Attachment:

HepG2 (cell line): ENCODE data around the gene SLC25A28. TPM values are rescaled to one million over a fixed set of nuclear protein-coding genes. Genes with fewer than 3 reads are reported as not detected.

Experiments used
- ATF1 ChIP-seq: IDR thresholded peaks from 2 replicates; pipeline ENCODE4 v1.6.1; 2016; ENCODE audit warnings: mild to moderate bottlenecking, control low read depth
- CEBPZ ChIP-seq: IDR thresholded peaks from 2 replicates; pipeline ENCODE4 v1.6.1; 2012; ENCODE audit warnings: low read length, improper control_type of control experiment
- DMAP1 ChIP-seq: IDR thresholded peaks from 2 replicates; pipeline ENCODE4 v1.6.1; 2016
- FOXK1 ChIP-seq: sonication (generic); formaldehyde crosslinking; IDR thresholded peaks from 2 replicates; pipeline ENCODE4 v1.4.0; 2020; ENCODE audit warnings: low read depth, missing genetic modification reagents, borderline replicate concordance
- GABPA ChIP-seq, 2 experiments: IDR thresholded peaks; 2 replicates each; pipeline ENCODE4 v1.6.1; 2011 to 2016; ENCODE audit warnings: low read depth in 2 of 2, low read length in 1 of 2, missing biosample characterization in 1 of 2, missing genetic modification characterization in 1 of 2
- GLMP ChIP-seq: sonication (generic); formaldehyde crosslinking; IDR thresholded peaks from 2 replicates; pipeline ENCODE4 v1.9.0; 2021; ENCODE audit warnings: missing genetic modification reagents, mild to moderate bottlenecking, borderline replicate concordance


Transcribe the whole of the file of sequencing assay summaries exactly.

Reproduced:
HepG2 (cell line): ENCODE data around the gene SLC25A28. TPM values are rescaled to one million over a fixed set of nuclear protein-coding genes. Genes with fewer than 3 reads are reported as not detected.

Experiments used
- ATF1 ChIP-seq: IDR thresholded peaks from 2 replicates; pipeline ENCODE4 v1.6.1; 2016; ENCODE audit warnings: mild to moderate bottlenecking, control low read depth
- CEBPZ ChIP-seq: IDR thresholded peaks from 2 replicates; pipeline ENCODE4 v1.6.1; 2012; ENCODE audit warnings: low read length, improper control_type of control experiment
- DMAP1 ChIP-seq: IDR thresholded peaks from 2 replicates; pipeline ENCODE4 v1.6.1; 2016
- FOXK1 ChIP-seq: sonication (generic); formaldehyde crosslinking; IDR thresholded peaks from 2 replicates; pipeline ENCODE4 v1.4.0; 2020; ENCODE audit warnings: low read depth, missing genetic modification reagents, borderline replicate concordance
- GABPA ChIP-seq, 2 experiments: IDR thresholded peaks; 2 replicates each; pipeline ENCODE4 v1.6.1; 2011 to 2016; ENCODE audit warnings: low read depth in 2 of 2, low read length in 1 of 2, missing biosample characterization in 1 of 2, missing genetic modification characterization in 1 of 2
- GLMP ChIP-seq: sonication (generic); formaldehyde crosslinking; IDR thresholded peaks from 2 replicates; pipeline ENCODE4 v1.9.0; 2021; ENCODE audit warnings: missing genetic modification reagents, mild to moderate bottlenecking, borderline replicate concordance